“Survivor” Not Far Off the Mark When it Comes to Teamwork

Posted by Kristin Arnold on September 29, 2010

Survivor has invaded the teams of corporate America.  Survivor-isms such as “I’ve just been voted off the island” and “my torch has gone out” are creeping into our everyday language.

Survivor starts out with two “tribes” who must vote a fellow team member off the island if they don’t win an immunity challenge.  In corporate America, we’re basically stuck with the members on our team, whether we like it or not.  On Survivor, each team member must vote a member off the island, whether they want to or not.  In a strangely twisted fashion, the show offers an interesting insight into basic, primal team dynamics.  Tribe members were voted (or evacuated) off the island for basic reasons:

Know-It-All. One survivor participant was voted off the island because she stepped up in a leadership role to build a fire without being able to deliver.  Posing as the expert, she talked about how to build a fire, but couldn’t spark a flame.  Meanwhile, another team member who had knowledge and experience in construction was quietly building a shelter.  No one begrudged his efforts because he clearly knew what he was doing.  Although the potential fire builder had read all the books, she clearly didn’t know how to build a fire.

Trust is Broken. Another survivor was accused of smuggling beef jerky into the camp and was “seen” eating “something” along the hike.  Looking for evidence, his doubting teammates searched his pack and found nothing.  When confronted, he denied the accusations and said he was just eating blades of grass.  Wanting to get back in good graces with the team, he even offered the use of his luxury item, a shaving kit.  Right or wrong, trust was broken.

Can’t Keep Up. Teams are made up of diverse people with different strengths and weaknesses – that’s what makes teams so unique.  However, teams also expect a certain level of basic skills, knowledge, and expertise.  Otherwise, what do you bring to the team?  Even though you may be well liked and respected, you still need to be able to keep up with the intense physical nature of the immunity challenges — a core team activity necessary for the team’s survival.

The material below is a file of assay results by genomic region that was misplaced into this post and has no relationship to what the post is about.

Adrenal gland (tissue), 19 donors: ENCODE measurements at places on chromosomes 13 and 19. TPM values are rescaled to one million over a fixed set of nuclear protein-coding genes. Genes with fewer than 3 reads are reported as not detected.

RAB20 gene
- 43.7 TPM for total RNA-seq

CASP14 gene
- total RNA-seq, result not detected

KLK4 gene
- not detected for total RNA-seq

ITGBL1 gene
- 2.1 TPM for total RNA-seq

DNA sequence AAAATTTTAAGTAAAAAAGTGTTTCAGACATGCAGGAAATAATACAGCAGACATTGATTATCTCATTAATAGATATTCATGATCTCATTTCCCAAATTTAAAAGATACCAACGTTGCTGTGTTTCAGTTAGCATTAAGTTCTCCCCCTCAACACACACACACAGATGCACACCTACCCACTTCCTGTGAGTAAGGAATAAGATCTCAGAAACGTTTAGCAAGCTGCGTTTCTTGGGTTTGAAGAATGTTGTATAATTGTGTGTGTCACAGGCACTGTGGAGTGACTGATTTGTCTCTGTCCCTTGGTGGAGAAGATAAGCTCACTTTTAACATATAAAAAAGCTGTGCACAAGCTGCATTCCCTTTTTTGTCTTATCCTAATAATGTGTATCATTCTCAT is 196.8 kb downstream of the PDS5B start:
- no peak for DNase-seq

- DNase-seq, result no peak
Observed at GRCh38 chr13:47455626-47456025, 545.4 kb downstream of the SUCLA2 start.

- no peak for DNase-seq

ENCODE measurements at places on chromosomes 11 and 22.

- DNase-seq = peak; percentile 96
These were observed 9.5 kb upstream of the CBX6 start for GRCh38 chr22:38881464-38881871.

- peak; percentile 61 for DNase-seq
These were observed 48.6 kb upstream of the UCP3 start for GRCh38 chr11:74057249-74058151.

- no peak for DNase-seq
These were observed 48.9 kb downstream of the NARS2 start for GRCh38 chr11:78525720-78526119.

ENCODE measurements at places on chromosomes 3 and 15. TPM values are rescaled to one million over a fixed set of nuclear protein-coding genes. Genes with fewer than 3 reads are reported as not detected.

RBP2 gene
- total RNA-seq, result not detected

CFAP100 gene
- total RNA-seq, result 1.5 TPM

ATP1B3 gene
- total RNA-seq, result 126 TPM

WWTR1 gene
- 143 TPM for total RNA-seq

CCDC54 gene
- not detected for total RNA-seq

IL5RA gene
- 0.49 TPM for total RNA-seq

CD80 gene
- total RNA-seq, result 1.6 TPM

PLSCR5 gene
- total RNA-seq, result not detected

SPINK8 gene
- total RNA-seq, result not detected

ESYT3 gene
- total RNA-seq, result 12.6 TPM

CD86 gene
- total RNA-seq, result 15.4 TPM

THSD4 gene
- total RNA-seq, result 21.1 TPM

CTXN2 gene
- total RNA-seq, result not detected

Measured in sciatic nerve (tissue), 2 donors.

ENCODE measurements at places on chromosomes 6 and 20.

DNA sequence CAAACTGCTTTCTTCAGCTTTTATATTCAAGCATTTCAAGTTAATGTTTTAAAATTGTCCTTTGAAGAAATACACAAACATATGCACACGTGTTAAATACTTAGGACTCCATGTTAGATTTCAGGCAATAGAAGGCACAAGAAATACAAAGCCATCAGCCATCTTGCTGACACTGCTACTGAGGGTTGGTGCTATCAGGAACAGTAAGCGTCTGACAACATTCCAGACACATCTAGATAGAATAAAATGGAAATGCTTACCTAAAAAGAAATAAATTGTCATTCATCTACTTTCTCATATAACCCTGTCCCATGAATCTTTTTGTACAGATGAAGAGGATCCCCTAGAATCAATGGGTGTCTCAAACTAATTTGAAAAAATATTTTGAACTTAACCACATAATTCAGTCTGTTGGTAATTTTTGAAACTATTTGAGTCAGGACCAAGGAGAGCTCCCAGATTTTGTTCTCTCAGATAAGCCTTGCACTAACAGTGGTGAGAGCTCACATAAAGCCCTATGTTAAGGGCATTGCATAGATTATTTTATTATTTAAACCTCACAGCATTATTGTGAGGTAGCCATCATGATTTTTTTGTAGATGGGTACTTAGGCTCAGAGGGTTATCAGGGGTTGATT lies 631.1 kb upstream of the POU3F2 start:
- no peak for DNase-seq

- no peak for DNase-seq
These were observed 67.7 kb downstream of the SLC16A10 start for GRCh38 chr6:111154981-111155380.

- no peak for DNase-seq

Whining. The team got tired of one contestant’s constant complaining.  In the end, when he had to explain why he should remain, he whined that he was emotionally and mentally drained and another contestant should continue, not him. Well, hold your pity party off the island because no one wants to hear it anymore.  Too bad we can’t kick the chronic whiners off our teams!

Annoying. As a devout vegetarian irritated her teammates with her dramatic displays of sympathy for slaying chickens and her inability to suck down weird delicacies.  Talking late into the night as well as bemoaning the water quality in nearby river, she alienated all of her teammates and was unanimously voted off the island.

Too Close to the Fire. Let’s face it; stuff happens.  Sometimes, we do the politically incorrect, physically inept or just plain ol’ stupid thing and you get burned.

Question:  What kind of survivor are you?

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